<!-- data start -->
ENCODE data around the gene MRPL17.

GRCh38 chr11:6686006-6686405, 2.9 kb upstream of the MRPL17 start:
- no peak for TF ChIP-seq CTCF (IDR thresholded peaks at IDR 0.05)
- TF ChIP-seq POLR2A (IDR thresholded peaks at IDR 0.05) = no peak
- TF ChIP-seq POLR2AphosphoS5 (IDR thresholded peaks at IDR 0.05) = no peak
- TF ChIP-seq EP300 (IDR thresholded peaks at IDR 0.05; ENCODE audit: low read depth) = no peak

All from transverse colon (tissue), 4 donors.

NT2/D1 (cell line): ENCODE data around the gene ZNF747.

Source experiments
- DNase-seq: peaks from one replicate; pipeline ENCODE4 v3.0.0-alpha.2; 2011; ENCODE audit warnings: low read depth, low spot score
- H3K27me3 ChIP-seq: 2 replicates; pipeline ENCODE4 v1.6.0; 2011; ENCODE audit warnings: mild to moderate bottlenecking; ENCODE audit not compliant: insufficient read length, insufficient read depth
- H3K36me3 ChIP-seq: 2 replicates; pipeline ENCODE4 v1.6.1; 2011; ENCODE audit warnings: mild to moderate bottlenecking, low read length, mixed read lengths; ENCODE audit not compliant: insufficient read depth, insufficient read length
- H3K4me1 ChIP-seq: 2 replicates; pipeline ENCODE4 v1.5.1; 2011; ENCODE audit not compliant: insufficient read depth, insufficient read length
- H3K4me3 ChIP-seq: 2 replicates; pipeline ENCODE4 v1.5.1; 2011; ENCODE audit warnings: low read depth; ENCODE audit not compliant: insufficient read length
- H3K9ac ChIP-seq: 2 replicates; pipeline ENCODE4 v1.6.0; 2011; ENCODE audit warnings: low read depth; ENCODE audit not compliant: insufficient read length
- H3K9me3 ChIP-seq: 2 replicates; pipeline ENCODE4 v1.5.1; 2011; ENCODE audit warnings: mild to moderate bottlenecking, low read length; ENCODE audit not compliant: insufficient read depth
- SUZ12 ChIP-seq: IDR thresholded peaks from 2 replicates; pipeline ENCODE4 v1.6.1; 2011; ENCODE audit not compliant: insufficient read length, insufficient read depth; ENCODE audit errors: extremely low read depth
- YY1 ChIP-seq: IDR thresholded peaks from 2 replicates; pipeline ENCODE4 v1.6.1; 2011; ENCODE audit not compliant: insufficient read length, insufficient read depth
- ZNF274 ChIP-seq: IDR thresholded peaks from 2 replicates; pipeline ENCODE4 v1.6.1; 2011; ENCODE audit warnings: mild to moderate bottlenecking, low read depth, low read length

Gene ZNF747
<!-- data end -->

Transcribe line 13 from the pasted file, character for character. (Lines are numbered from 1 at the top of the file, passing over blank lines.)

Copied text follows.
- H3K4me1 ChIP-seq: 2 replicates; pipeline ENCODE4 v1.5.1; 2011; ENCODE audit not compliant: insufficient read depth, insufficient read length